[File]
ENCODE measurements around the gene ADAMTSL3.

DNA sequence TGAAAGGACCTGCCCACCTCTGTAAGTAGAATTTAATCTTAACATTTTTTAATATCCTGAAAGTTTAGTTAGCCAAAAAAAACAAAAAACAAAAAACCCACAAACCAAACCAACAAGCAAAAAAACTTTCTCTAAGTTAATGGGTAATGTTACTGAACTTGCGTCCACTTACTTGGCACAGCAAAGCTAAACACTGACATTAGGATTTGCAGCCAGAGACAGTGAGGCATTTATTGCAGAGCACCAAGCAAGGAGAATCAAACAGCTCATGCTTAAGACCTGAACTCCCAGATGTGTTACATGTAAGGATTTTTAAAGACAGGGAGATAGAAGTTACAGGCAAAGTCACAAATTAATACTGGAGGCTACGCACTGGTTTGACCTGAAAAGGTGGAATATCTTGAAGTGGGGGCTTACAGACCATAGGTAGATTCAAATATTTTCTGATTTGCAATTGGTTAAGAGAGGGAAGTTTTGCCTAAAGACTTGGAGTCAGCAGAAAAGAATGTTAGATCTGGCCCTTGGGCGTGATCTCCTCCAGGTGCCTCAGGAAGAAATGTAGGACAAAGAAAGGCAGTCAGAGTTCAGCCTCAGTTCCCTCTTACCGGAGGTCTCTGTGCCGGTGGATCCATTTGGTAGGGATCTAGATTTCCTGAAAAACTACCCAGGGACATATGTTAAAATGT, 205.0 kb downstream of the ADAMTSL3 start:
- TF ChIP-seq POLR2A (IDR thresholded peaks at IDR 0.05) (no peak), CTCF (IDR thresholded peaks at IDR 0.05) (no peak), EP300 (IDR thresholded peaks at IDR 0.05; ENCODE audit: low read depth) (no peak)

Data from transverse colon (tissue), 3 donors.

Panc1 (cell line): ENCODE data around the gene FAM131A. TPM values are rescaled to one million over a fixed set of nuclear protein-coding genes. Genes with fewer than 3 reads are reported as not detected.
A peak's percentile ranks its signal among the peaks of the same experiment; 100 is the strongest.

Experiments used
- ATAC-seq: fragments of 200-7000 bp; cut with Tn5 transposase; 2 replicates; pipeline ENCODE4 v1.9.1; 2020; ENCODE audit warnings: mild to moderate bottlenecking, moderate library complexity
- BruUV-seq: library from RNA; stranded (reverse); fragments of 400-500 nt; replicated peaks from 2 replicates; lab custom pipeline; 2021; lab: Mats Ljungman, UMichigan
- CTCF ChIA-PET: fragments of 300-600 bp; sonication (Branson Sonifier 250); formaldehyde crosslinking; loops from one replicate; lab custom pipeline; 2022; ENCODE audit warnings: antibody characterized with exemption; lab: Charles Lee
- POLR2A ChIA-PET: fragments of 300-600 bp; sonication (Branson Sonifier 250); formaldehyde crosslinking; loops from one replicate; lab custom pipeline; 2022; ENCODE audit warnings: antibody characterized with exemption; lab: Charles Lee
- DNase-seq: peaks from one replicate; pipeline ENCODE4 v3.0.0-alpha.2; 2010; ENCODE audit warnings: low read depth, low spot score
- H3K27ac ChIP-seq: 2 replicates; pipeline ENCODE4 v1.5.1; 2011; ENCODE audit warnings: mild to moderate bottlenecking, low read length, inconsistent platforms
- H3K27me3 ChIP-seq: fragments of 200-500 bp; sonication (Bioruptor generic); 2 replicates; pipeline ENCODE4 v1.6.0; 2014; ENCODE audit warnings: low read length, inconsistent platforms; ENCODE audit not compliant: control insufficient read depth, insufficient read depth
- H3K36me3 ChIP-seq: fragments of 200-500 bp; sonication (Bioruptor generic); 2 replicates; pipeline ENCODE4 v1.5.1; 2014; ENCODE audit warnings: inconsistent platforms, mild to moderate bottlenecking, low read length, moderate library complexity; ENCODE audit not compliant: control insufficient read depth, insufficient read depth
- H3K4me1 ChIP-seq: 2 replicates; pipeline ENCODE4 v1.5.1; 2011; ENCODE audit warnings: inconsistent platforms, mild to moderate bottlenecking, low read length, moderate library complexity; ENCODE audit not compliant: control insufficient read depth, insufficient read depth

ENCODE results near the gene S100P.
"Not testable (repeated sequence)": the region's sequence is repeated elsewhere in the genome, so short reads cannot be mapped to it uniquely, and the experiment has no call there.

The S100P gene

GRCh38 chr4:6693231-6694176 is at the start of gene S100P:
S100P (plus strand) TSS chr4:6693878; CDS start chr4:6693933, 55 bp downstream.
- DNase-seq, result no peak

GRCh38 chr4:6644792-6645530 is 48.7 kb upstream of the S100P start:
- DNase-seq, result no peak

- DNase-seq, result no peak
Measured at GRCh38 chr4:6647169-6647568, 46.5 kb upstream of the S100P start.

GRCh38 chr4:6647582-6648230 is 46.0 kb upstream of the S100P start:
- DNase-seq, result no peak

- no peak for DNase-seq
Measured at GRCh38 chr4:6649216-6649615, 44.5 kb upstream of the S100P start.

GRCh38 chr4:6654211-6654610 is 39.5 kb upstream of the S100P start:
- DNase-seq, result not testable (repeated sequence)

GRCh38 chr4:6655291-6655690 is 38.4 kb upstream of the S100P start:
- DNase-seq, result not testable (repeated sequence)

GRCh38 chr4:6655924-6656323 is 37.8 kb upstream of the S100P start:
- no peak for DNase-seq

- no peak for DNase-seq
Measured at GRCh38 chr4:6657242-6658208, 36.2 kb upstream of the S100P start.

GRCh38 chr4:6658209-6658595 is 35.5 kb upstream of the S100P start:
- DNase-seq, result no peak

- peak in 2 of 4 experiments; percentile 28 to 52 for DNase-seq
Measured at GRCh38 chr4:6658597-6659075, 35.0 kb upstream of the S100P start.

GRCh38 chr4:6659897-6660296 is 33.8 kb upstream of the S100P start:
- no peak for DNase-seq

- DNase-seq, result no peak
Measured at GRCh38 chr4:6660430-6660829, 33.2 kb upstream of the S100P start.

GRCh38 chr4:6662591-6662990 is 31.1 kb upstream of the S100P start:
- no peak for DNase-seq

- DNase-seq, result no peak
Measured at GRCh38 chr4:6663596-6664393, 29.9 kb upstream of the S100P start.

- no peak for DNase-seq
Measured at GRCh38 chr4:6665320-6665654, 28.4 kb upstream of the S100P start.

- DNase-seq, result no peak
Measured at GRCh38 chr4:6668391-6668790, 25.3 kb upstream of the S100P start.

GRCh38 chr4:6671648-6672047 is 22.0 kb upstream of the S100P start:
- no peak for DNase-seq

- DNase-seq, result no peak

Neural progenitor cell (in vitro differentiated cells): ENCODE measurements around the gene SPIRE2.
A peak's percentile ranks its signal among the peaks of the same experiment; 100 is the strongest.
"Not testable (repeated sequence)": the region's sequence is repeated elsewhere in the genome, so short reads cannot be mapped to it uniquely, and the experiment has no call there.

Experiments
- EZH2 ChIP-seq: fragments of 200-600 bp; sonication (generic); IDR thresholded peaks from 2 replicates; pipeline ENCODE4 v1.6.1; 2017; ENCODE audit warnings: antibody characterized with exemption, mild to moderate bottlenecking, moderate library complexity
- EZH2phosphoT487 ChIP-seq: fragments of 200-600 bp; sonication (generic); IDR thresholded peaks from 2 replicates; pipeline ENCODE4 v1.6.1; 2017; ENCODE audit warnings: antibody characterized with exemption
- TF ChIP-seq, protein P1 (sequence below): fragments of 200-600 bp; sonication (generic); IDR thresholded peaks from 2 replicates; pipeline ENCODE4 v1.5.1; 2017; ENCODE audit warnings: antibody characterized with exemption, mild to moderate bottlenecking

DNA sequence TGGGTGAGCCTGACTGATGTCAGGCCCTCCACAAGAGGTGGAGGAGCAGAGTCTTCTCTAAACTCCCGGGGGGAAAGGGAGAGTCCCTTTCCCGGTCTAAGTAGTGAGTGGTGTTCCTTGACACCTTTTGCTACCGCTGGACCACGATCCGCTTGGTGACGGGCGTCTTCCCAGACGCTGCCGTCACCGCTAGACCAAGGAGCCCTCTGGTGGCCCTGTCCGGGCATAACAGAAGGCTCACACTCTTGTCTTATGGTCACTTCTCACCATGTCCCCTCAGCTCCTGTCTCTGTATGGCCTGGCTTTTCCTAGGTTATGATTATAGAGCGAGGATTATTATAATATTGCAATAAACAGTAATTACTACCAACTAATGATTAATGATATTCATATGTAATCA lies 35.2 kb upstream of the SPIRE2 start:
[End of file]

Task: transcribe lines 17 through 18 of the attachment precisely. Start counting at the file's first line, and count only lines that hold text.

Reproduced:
ENCODE results near the gene S100P.
"Not testable (repeated sequence)": the region's sequence is repeated elsewhere in the genome, so short reads cannot be mapped to it uniquely, and the experiment has no call there.